You’ll find a lot of advice on this site, some of which you’ll follow, some you won’t…but that’s ok because only you fully understand your situation and what’s best for you and the people you love. So, take the support you need and leave the advice you don’t because it all comes from a caring, nurturing place 🙂

    We look forward to hearing all about you!

    Take care

    The Gambling Therapy Team

    PS: Let me just remind you to take a look at our privacy policy and terms and conditions so you know how it all works!


    Hi Hannah
    In my opinion, numbness is a defence mechanism that kicks in when one hits rock bottom and there doesn’t seem to be an emotion left that adequately covers your feelings.
    I am so pleased that you have written your post, I think it must have been hard for you to do it but I do believe that writing things down helps to clear ones brain.
    Many compulsive gamblers don’t want to go to GA – they know that once they go they will hear things they don’t want to hear and maybe have to act in a way which they don’t feel ready to do. I suggest your husband could be afraid of trying to fight his addiction and failing – if he doesn’t enter the fight, he can’t fail. Many CGs are just afraid of entering a room of people with the compulsion to gamble when they are still denying that they own such a problem. Whatever the reason, however, we do have a Helpline on this site that is completely anonymous – your husband would be welcome to use it if he wanted to push his concerns around without commitment or judgement. The Helpline is there for you too.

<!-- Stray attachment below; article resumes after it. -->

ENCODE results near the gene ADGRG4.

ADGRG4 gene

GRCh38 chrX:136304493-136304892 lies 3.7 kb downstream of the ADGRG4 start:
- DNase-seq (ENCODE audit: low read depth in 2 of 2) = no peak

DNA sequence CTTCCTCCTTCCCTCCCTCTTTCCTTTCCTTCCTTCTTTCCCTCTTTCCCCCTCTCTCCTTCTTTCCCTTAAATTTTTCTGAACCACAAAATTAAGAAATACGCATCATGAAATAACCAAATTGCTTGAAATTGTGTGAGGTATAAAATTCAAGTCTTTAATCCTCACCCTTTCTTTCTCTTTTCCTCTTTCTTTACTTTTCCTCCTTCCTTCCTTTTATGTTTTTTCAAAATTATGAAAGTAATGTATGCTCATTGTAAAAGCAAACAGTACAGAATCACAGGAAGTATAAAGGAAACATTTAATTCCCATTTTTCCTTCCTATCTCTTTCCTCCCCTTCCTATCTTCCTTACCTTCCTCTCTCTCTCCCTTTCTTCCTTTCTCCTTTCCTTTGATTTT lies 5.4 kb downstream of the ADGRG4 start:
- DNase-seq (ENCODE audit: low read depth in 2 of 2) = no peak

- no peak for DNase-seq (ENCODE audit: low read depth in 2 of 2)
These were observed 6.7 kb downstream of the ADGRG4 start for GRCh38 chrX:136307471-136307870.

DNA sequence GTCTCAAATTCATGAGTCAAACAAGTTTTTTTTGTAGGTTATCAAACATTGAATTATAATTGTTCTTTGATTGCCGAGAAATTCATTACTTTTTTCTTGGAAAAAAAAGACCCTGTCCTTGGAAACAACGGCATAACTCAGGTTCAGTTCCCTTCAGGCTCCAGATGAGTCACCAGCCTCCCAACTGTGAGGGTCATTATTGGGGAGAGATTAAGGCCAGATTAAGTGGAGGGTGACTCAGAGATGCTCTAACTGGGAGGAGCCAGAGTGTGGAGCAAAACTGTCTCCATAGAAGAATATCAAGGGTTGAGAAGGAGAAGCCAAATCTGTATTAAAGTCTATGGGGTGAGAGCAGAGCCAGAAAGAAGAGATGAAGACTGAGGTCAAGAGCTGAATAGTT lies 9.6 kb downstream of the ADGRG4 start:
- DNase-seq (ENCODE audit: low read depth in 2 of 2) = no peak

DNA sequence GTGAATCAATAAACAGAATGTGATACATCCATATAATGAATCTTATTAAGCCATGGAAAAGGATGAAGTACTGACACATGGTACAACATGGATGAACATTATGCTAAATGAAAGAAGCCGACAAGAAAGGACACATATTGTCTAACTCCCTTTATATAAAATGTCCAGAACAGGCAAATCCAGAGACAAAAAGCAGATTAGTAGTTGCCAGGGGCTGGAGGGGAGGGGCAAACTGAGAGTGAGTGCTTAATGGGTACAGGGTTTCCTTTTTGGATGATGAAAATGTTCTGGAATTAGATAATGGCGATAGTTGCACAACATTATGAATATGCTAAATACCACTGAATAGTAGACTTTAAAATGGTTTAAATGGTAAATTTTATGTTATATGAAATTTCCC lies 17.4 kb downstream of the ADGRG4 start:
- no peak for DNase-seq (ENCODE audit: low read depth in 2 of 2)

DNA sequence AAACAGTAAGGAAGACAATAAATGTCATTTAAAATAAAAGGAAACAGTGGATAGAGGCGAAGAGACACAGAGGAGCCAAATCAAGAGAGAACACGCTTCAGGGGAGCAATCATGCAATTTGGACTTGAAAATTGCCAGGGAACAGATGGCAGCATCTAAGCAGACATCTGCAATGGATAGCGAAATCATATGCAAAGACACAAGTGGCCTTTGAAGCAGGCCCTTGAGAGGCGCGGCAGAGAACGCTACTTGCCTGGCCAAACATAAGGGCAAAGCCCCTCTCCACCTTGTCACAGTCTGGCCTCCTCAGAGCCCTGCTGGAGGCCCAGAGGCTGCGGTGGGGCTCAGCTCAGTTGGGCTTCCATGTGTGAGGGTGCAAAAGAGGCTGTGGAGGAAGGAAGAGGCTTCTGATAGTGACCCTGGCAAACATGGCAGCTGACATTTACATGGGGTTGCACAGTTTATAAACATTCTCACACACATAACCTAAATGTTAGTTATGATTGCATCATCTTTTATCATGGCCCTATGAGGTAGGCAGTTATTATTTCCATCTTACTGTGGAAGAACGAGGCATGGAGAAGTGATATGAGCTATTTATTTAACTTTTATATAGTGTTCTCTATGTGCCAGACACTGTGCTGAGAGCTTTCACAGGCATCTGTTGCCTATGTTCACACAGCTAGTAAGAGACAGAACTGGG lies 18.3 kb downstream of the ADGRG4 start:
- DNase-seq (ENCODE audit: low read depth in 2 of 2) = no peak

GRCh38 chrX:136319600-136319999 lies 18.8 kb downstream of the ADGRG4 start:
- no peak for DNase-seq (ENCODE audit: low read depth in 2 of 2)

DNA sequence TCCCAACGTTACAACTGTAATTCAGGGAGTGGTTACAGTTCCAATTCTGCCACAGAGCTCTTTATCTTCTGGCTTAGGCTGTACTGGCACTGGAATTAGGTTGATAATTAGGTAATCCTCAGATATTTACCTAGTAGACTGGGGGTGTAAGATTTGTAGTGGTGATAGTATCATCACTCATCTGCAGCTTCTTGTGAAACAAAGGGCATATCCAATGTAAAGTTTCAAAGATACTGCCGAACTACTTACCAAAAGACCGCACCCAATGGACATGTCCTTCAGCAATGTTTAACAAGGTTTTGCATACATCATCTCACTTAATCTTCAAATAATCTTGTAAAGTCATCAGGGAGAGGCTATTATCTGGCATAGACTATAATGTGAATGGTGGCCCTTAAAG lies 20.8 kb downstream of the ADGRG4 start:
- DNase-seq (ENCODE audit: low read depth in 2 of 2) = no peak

Maybe you could download the Gamblers anonymous 20-questions from their website and show them to him – maybe he doesn’t realise his problem is a recognised addiction and that there is support for him. Maybe you could tell him that you are seeking support for yourself because you are taking his behaviour seriously.
    Whatever you decide Hannah, please keep posting and I will reply to you. It would be great to ‘see’ you in a group.
    I can’t give you answers but I can support you as you find your own – and you will


    Thank you for your reply Velvet.